Cops can use fake Facebook accounts to lure suspects, says judge
NEW YORK — If you’re a criminal, be careful who you friend on Facebook.
A federal judge ruled last week that law enforcement can create fake social network profiles in order to search through a suspect’s account. Cops can lure suspects into “friending” them and then use the content of their Facebook, Instagram or other social media accounts against them in court.
United States District Judge William Martini denied a defendant’s motion to suppress evidence collected from his Instagram profile after he connected with an undercover account created by police officers.
The defendant Daniel Gatson argued that the police had no probable cause to search through his Instagram account. But Judge Martini argued that since Gatson accepted the request to become friends with the police officers, he enabled law enforcement to view photos and other information that he posted to his Instagram account.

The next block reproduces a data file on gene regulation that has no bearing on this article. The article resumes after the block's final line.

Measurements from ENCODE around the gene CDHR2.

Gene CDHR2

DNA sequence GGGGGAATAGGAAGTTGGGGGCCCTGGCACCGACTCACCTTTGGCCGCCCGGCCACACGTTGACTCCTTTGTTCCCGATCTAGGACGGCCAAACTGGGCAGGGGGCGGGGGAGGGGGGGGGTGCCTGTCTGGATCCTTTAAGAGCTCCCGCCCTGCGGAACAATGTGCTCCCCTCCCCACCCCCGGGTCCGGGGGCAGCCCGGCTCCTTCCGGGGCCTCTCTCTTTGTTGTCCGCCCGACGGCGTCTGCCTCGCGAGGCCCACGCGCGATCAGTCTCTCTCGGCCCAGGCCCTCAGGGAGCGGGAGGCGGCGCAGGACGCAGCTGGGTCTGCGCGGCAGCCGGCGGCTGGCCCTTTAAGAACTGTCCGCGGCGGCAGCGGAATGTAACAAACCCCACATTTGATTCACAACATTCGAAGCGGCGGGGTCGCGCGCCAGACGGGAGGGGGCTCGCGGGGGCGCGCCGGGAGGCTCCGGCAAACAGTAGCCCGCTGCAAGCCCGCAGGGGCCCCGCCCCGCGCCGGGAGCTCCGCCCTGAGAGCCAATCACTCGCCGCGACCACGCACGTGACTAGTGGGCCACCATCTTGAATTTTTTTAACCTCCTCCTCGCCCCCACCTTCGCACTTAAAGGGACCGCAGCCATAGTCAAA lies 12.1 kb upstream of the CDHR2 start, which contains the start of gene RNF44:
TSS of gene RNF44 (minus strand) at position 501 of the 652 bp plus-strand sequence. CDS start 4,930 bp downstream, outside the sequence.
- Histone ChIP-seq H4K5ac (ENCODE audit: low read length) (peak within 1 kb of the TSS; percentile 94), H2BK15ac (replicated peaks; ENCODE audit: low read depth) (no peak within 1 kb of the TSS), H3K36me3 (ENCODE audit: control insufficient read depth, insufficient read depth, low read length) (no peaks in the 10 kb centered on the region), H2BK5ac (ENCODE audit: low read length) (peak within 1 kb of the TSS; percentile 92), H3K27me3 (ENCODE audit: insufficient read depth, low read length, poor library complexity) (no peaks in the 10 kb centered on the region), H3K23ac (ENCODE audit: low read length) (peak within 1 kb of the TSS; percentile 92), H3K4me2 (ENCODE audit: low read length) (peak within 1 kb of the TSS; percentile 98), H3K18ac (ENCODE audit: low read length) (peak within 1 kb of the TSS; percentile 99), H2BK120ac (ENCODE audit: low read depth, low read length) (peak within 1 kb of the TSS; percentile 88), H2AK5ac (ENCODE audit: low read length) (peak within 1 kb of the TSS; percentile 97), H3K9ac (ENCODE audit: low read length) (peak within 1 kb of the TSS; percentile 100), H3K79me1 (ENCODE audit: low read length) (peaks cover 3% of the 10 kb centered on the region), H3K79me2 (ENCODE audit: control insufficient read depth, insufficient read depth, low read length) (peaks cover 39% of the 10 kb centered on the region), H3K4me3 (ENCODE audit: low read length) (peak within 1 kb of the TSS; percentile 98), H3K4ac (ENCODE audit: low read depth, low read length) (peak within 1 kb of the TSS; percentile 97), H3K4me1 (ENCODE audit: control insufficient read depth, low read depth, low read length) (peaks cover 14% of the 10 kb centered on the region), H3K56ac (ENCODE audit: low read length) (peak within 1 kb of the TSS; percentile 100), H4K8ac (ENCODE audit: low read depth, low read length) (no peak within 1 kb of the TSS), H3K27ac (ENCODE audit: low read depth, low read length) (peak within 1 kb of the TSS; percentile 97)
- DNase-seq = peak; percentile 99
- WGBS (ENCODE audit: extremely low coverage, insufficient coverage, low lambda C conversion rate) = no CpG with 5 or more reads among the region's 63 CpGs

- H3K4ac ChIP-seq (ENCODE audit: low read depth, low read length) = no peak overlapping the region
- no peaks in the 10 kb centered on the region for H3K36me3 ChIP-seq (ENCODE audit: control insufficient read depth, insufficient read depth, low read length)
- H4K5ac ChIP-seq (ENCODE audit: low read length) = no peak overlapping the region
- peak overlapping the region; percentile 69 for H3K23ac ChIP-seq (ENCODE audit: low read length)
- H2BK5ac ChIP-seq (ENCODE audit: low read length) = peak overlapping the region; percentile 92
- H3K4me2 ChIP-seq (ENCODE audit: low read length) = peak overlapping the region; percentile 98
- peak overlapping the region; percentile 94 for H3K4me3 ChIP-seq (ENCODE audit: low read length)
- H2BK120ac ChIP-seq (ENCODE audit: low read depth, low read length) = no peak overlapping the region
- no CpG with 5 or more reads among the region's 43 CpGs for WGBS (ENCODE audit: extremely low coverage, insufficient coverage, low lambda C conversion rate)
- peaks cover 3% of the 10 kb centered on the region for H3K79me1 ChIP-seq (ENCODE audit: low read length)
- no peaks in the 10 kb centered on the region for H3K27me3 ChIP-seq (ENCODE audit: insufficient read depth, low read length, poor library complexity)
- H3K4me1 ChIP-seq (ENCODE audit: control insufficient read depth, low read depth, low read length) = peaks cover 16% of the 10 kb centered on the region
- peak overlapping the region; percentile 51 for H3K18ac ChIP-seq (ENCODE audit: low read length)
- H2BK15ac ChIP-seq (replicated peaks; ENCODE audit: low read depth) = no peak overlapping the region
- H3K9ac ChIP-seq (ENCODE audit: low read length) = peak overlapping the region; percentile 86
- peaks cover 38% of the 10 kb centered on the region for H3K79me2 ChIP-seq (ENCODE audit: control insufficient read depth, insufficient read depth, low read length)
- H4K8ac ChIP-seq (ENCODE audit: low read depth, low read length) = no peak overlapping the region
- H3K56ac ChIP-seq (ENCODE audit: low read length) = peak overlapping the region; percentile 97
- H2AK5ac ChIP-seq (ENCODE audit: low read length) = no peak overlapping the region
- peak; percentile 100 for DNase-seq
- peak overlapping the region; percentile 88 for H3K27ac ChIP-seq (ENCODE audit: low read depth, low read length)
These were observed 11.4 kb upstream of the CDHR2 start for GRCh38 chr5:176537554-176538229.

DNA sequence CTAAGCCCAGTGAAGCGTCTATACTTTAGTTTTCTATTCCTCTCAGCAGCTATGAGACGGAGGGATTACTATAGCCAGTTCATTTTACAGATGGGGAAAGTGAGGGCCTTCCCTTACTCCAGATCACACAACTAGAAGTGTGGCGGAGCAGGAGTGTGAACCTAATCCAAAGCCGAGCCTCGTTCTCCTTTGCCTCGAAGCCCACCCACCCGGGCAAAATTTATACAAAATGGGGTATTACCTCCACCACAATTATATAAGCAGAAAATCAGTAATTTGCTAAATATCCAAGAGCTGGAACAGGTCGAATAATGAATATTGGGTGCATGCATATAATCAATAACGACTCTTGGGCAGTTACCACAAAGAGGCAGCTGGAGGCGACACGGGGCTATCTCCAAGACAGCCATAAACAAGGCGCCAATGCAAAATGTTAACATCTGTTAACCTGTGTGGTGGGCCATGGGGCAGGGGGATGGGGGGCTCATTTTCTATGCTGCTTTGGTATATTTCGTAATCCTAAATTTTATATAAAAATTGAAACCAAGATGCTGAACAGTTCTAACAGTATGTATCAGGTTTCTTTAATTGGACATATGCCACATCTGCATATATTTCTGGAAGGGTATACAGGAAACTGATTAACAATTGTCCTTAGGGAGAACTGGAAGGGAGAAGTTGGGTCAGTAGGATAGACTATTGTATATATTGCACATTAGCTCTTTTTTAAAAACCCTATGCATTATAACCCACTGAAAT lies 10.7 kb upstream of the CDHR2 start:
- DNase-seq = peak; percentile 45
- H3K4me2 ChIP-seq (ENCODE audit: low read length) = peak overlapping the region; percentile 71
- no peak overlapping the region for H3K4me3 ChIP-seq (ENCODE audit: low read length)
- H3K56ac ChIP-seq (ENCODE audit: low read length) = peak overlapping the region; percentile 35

As a result, the police did not need a search warrant. The sharing was consensual, the judge ruled.
Law enforcement has increasingly made use of the fake accounts tactic over the past year, angering social media companies, including Facebook and its Instagram subsidiary. Facebook has said it is “deeply troubled” that its customers consent to a legal search by friending fake accounts.
In October, Facebook sent a letter to the U.S. Drug Enforcement Administration demanding that agents stop impersonating users on the social network.
“The DEA’s deceptive actions… threaten the integrity of our community,” Facebook chief security officer Joe Sullivan wrote to DEA head Michele Leonhart. “Using Facebook to impersonate others abuses that trust and makes people feel less safe and secure when using our service.”